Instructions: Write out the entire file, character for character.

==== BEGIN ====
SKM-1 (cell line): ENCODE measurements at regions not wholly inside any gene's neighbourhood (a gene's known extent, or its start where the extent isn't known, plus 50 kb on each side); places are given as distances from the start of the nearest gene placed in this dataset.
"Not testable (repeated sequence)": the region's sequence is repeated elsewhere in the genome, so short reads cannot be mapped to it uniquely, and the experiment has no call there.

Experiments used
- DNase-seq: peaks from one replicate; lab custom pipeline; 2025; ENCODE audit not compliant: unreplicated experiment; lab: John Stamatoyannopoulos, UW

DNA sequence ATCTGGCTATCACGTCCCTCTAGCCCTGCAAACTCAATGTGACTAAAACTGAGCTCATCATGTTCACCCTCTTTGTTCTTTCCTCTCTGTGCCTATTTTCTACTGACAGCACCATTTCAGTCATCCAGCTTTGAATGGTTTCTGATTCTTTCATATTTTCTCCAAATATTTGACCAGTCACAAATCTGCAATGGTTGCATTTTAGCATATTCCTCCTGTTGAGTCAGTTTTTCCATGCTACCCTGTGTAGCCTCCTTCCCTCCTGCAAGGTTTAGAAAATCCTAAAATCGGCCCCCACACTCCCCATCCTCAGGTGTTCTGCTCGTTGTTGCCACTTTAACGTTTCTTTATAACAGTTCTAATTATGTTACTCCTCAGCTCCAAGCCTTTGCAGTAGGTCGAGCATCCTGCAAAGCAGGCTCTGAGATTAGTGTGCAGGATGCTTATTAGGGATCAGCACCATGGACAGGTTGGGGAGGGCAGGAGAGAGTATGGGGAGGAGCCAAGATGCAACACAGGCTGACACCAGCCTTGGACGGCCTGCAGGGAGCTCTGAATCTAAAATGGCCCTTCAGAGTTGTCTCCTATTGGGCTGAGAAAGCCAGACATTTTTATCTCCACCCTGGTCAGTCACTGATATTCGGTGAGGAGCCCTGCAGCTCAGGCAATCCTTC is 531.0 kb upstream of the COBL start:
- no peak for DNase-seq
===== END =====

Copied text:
SKM-1 (cell line): ENCODE measurements at regions not wholly inside any gene's neighbourhood (a gene's known extent, or its start where the extent isn't known, plus 50 kb on each side); places are given as distances from the start of the nearest gene placed in this dataset.
"Not testable (repeated sequence)": the region's sequence is repeated elsewhere in the genome, so short reads cannot be mapped to it uniquely, and the experiment has no call there.

Experiments used
- DNase-seq: peaks from one replicate; lab custom pipeline; 2025; ENCODE audit not compliant: unreplicated experiment; lab: John Stamatoyannopoulos, UW

DNA sequence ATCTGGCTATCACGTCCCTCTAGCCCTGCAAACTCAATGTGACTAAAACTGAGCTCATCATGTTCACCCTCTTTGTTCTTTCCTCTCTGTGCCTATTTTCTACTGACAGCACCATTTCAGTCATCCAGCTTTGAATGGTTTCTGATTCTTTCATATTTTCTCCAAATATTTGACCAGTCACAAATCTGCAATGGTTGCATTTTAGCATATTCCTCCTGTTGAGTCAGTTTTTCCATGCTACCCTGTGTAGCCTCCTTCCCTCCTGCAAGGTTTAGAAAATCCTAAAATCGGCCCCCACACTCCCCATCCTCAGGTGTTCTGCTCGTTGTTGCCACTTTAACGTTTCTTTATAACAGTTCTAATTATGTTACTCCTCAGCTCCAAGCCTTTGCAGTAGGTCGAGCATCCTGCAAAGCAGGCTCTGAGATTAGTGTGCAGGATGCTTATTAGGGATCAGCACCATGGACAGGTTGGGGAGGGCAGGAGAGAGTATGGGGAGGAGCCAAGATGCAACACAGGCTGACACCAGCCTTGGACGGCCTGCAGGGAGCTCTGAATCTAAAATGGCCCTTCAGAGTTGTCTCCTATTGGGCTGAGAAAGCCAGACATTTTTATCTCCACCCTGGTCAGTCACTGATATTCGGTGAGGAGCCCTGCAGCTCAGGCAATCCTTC is 531.0 kb upstream of the COBL start:
- no peak for DNase-seq